“Space:Queens”: Lacresha Berry

Lacresha Berry
Photo by Kim-Julie Hansen (@kimjuliehansen)

As I currently work on my fantasy novel based in Queens and inspired by the Underground Railroad (two of the characters are based on Harriet Tubman and William Still), I look forward to featuring others who are continuing to share the legacy of our ancestors and heroes who fought for freedom and for us to be here in this moment today.


One of those people is Lacresha Berry, a local Queens-based educator, singer-songwriter and playwright. Currently, she is writing a one-woman show about Harriet Tubman and t-shirt line for Air Tubman. Continue reading to find out more about her and her previous and upcoming work within the community.


“I just felt it was important to understand our histories in context to the larger global community and tell stories that haven’t been told. Instead of complaining about not being taught these things, I wanted to create a conversation that there are black Kentuckians. We exist and we helped to shape the state that it is today. We contributed to country music, blues and bluegrass.”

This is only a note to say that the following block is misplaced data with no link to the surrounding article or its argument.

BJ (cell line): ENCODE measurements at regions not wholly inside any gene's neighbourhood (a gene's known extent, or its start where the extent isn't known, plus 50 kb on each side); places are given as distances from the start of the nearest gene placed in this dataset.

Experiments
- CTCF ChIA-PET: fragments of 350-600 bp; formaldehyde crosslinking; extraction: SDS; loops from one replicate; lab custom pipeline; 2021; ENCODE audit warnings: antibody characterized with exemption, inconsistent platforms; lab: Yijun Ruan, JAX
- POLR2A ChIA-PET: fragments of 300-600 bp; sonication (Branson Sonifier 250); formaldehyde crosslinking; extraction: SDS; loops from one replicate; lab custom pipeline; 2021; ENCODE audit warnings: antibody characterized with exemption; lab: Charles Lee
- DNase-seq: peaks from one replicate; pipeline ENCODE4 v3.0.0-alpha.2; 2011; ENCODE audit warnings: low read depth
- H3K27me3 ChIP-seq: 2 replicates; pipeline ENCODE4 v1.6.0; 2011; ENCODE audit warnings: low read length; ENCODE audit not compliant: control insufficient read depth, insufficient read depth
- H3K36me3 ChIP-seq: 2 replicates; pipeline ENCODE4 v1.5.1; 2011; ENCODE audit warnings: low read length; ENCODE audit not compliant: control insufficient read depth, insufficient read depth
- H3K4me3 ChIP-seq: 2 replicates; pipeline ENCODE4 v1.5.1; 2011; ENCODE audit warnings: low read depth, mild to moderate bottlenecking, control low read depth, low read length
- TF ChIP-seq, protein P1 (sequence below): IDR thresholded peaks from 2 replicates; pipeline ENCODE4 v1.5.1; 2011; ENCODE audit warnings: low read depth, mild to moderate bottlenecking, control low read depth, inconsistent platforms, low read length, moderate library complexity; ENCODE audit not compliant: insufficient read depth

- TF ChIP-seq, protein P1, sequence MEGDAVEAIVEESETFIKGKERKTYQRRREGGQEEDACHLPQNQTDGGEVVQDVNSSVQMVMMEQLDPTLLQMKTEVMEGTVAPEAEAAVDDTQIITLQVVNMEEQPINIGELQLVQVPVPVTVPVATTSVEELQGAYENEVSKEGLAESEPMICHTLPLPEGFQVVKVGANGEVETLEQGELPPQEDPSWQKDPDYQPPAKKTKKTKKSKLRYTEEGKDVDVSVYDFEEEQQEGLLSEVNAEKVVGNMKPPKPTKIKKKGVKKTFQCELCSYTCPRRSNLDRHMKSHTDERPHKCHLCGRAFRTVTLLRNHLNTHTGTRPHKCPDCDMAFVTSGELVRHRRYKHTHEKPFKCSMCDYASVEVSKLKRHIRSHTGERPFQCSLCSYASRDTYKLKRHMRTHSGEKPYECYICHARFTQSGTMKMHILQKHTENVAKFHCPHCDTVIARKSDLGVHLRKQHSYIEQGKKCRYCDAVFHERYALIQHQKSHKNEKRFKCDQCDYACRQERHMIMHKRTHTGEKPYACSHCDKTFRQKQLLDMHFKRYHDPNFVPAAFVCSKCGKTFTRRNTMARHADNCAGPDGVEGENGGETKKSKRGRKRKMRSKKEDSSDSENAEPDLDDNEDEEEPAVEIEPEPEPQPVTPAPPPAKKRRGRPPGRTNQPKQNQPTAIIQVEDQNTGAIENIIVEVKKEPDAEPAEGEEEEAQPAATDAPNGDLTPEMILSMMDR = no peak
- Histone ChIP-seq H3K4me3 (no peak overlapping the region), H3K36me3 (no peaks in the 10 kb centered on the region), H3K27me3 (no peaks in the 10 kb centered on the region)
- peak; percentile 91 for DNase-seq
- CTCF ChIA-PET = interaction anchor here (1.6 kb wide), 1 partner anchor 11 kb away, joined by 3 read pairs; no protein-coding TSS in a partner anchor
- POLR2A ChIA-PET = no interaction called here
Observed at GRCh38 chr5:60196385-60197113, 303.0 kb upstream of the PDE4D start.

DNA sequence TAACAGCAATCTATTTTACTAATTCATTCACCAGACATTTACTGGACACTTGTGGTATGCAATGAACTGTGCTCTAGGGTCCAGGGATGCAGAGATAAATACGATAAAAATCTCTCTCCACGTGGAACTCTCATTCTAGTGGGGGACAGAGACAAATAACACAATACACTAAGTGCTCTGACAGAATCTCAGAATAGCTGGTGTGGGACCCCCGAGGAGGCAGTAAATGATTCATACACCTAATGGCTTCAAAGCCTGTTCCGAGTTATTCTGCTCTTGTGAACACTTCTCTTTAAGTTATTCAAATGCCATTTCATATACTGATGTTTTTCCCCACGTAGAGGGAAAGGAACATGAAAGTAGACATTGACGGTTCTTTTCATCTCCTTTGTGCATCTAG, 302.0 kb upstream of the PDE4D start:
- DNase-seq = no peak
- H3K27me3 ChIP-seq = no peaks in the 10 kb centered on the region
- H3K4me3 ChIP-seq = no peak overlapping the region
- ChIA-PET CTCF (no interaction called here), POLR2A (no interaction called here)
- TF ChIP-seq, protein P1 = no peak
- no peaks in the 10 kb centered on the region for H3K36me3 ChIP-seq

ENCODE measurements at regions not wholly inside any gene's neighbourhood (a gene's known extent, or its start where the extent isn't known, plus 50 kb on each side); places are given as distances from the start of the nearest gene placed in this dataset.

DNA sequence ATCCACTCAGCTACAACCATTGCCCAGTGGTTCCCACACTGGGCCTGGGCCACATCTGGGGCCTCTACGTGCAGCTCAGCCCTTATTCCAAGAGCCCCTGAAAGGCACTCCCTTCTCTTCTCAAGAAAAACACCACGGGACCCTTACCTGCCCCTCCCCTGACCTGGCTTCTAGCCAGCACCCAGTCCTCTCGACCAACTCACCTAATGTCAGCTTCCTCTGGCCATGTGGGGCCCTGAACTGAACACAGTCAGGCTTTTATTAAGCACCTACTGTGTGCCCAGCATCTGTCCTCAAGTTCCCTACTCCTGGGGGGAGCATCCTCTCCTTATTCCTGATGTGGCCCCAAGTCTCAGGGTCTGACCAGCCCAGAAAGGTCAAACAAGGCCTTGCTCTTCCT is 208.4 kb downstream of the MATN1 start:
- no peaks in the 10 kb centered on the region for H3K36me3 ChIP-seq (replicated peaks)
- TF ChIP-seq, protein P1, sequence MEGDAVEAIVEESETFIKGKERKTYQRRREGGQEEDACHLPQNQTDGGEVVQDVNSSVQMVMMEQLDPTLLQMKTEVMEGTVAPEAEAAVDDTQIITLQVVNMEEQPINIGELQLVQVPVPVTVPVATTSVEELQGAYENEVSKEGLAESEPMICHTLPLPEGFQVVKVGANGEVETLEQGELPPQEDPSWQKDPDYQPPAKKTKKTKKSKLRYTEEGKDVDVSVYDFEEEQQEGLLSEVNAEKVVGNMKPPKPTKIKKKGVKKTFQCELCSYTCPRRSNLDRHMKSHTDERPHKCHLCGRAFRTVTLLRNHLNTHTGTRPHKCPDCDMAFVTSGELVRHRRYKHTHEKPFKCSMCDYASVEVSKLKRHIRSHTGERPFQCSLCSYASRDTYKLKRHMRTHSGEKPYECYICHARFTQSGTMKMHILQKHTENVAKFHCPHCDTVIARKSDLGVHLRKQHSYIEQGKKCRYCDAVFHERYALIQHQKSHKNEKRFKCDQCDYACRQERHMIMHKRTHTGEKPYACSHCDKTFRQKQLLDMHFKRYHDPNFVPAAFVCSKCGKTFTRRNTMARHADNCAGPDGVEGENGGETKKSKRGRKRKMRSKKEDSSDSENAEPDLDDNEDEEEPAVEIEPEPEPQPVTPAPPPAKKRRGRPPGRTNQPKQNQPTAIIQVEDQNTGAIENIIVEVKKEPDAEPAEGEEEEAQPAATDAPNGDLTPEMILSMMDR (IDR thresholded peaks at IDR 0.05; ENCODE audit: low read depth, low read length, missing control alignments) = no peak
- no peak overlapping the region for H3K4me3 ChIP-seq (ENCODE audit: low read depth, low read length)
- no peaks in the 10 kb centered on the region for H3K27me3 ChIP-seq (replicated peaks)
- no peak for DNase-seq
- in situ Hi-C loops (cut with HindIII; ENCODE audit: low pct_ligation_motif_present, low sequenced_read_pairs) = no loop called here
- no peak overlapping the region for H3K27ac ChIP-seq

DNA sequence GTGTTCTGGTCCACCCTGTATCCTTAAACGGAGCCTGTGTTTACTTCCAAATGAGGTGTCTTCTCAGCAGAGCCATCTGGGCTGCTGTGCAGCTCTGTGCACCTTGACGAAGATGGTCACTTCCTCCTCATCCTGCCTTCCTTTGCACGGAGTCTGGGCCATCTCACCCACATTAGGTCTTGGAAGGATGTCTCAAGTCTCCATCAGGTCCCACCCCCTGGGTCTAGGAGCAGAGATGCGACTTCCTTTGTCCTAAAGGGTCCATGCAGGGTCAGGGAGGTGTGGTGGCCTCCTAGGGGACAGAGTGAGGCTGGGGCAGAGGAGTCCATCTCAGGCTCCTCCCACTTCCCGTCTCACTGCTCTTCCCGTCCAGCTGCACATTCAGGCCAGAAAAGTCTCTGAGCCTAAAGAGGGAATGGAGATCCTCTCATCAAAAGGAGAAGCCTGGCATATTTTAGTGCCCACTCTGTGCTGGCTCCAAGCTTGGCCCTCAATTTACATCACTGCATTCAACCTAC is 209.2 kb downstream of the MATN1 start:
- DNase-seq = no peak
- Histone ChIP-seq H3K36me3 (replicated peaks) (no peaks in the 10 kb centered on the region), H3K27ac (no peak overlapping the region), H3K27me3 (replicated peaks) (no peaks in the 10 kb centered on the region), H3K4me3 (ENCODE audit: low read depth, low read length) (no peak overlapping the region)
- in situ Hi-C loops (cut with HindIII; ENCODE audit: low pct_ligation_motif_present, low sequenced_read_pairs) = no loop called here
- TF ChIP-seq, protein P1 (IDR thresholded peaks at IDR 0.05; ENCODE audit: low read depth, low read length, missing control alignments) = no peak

1)      Tell us a little bit about yourself.

My name is Lacresha Berry and I’m an artist—educator, artivist, singer-songwriter, playwright, actress, and sometimes lyricist. I was raised in the great state of Kentucky. I came to NYC—actually this month, in 2003. So, I guess you can say I’m a New Yorker now. Well, at least I live the life of one. I graduated from the University of Kentucky with a BA in theatre. I came to NYC for grad school at NYU. At the time, I was really into costume design and got accepted at Tisch for Costume Design for Stage and Film. I ended going for about a year and began full time teaching in 2005 after stints of being a sub and after-school teacher.

Continue reading “Space:Queens”: Lacresha Berry

The My-Stery: Honoring Black Women’s Voices, Bodies and Supernaturalness

Robert Pruitt - "Dreaming Celestial" (Reminded me of Harriet Tubman)
Robert Pruitt – “Dreaming Celestial” (Reminded me of Harriet Tubman)